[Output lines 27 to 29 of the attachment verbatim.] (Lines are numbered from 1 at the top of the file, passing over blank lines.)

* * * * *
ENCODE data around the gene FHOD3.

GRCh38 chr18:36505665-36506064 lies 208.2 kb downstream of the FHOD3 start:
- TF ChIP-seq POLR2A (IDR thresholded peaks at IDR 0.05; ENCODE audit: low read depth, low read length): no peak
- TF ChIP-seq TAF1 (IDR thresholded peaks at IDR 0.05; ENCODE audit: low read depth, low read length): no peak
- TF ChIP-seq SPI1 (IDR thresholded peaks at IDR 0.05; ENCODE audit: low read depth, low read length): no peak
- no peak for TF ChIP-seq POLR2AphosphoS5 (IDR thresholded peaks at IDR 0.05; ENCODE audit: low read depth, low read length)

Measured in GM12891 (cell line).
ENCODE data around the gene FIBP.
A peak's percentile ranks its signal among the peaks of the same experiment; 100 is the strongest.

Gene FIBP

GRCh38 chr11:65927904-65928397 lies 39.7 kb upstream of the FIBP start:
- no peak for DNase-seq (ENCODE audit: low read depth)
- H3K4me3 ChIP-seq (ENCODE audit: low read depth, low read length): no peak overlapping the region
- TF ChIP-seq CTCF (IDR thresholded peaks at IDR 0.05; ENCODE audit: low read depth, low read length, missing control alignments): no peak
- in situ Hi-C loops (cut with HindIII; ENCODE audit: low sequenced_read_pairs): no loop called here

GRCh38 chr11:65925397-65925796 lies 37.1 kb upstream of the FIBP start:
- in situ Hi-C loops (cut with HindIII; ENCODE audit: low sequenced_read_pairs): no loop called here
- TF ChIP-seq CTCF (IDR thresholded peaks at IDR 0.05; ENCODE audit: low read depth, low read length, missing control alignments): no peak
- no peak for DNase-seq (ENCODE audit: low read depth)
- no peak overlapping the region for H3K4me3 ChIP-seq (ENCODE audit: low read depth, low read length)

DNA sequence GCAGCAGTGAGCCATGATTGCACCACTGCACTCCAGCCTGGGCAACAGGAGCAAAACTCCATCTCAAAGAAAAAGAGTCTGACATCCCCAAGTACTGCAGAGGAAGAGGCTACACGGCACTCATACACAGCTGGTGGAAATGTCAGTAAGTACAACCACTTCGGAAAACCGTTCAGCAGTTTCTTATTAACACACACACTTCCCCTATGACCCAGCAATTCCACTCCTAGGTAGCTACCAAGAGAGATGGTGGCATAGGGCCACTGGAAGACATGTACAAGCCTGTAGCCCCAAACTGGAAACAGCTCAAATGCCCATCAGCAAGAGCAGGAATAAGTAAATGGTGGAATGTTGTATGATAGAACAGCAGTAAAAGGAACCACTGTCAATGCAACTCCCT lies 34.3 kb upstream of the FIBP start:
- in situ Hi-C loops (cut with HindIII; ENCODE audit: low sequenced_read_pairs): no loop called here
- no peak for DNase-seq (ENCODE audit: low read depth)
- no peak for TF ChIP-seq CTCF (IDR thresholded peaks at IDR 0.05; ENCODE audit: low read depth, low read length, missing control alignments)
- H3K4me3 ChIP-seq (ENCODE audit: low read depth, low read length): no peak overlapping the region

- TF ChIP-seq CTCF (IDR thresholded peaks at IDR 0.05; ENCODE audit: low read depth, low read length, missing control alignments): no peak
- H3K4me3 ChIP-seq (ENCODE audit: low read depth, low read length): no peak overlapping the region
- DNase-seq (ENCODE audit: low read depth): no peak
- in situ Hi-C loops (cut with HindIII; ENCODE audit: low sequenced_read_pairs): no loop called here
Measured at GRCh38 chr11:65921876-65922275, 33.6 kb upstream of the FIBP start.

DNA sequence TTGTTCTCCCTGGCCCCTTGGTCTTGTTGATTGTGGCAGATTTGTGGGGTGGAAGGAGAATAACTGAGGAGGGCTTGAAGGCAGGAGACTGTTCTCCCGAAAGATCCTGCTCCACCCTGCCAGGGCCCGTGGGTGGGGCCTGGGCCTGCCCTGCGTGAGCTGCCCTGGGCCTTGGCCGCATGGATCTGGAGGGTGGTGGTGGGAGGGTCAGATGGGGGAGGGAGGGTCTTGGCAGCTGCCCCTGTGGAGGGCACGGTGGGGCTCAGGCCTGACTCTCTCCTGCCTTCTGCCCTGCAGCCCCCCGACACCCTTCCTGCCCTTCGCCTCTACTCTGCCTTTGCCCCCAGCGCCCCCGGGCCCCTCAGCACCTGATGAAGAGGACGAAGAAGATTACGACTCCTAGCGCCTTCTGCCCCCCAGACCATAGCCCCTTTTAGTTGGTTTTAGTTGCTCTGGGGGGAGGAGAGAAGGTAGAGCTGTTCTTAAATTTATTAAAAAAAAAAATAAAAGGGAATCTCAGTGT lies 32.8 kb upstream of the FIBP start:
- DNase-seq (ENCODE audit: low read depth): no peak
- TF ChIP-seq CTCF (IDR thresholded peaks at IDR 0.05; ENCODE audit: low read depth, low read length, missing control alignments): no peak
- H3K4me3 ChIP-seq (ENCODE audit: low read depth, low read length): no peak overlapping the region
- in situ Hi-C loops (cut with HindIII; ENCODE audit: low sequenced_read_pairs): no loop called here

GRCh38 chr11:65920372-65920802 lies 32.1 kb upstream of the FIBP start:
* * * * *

- H3K4me3 ChIP-seq (ENCODE audit: low read depth, low read length): no peak overlapping the region
- DNase-seq (ENCODE audit: low read depth): no peak
- in situ Hi-C loops (cut with HindIII; ENCODE audit: low sequenced_read_pairs): no loop called here